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Animals

Animals are affected by the operation of nuclear power - but are the most ignored of all the nuclear industry's victims. Whether sucked into reactor intake systems, or pulverized at the discharge, aquatic animals and their habitats are routinely harmed and destroyed by the routine operation of reactors. (For more, see our Licensed to Kill page).

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Monday
Jul222013

Riverkeeper, NYS DEC pressure Entergy to install cooling towers

As reported by Riverkeeper, State of New York hearings regarding Entergy's Indian Point nuclear power plant's impacts on the Hudson River are not going well for the troubled company. Entergy proposes installing wedgewire screens to mitigate its impacts on animal life in the Hudson River, but does not own the five acres of river bottom it would need for the proposal. Building the wedgewire screens would destroy river bottom habitat in its own right, and could re-suspend radioactivity from river bottom sediment which Indian Point put there in the first place.

Both Riverkeeper and the State of New York's Department of Environmental Conservation are urging that Entergy should have to install cooling towers, if it carries through with its plans to run the two reactors for 60, rather than 40, years. Hearings on that demand are coming up this fall.

Indian Point withdraws massive amounts of water from the Hudson to cool its reactor operations, then discharges destructive quantities of waste heat into the river. Such operations have significant impacts on the Hudson River's natural ecosystem and its fisheries.

Sunday
Jul142013

Help hold NRC's feet to the fire -- please attend Palisades Webinar, Tues., July 16, 5:30 PM Eastern

MI Radio photo showing the location of the SIRWT, located on the roof directly above the control room; the reactor containment building towers to the leftAs announced by a U.S. Nuclear Regulatory Commission (NRC) meeting notice, the agency will hold yet another Webinar about Entergy's problem-plagued Palisades atomic reactor on the Lake Michigan shore in Covert, Michigan. This one will focus on the May 5th spill of 82.1 gallons of radioactive water from the leaking Safety Injection Refueling Water Tank (SIRWT) into Lake Michigan. The Great Lakes represent 20% of the surface fresh water on the entire planet, and serve as the drinking water supply for 40 million people in 8 U.S. states, 2 Canadian provinces, and a large number of Native American First Nations.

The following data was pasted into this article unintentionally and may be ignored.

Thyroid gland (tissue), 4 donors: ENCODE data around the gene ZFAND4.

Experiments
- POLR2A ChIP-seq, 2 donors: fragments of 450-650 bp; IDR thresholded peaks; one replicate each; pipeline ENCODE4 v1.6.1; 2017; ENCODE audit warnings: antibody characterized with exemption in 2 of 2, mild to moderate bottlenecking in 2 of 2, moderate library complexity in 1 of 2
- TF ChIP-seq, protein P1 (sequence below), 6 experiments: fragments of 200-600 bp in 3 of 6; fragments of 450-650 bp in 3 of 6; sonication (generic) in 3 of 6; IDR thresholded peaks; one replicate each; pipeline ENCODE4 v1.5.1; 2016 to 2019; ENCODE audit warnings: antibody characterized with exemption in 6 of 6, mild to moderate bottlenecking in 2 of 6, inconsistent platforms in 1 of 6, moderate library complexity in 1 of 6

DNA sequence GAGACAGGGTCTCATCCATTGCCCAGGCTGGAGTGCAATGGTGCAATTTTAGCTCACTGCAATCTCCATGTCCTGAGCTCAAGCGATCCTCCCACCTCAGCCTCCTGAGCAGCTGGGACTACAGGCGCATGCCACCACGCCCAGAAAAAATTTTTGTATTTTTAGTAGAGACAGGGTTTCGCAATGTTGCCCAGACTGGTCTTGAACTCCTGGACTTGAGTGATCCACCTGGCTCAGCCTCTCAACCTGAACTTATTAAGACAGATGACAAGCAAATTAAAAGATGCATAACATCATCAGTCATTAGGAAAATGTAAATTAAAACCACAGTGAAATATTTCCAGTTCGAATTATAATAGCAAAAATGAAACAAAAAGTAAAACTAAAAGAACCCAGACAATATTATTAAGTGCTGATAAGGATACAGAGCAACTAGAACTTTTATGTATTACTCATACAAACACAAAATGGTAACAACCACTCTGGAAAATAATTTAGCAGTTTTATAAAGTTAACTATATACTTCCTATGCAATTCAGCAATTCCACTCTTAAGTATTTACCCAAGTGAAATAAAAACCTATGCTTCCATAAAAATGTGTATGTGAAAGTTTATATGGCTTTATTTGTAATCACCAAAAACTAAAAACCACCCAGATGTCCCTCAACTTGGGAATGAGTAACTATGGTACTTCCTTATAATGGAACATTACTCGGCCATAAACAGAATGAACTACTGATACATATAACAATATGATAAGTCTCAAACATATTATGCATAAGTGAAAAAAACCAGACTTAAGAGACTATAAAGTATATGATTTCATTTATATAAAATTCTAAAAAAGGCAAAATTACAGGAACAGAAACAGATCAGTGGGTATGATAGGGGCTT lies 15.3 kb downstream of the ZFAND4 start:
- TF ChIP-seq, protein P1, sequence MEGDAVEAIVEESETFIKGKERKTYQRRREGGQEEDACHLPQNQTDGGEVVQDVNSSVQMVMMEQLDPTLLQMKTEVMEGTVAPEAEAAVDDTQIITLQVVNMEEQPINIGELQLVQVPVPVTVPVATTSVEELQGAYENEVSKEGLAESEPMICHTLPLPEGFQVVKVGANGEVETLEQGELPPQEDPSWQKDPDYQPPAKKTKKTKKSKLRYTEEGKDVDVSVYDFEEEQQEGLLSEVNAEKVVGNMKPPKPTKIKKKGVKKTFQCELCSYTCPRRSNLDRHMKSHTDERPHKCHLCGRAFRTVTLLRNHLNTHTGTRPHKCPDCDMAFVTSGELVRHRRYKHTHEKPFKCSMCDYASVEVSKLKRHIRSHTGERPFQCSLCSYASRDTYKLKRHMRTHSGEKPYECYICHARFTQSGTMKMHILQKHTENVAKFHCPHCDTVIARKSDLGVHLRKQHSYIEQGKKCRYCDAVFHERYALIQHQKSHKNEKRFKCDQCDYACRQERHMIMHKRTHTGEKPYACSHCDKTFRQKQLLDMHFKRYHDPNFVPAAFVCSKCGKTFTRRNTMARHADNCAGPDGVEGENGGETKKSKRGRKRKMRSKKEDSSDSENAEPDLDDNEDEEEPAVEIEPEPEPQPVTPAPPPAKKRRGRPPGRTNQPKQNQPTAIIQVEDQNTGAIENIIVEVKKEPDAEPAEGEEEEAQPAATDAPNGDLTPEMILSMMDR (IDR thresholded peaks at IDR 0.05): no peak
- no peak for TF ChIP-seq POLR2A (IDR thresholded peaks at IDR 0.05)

The Webinar will be held on Tuesday, July 16th (the 68th annual commemoration of the world's first atomic weapon blast, "Trinity," at Alamagordo, NM on July 16, 1945).

To register to attend the Webinar, do so by filling out the required information (your name and email address) by July 15th at the following websitehttps://www1.gotomeeting.com/register/431957345

A broad coalition opposed Palisades' 20-year license extension from 2005-2007, but NRC rubber-stamped it anyways. Palisades now has NRC's permission to operate till 2031, despite its worsening breakdown phase risks.

More.

Sunday
Jul142013

Coalition rebuts motions to strike at Davis-Besse, while FOE defends legal victory at San Onofre

Terry Lodge speaks out against Davis-Besse's 20-year license extension at a press conference in Oak Harbor, OH, in August 2012. The main bone of contention at that time was the recently revealed severe cracking of Davis-Besse's concrete containment structure.The environmental coalition challenging safety shortcuts by FirstEnergy Nuclear Operating Company (FENOC), on its proposed 2014 steam generator replacements at the Davis-Besse atomic reactor along the Lake Erie shore east of Toledo, has responded this week to motions to strike filed by FENOC and the U.S. Nuclear Regulatory Commission (NRC) staff. The coalition's Reply to FENOC's motion to strike was filed on July 8th; its Reply to NRC staff's motion to strike was filed on July 11th.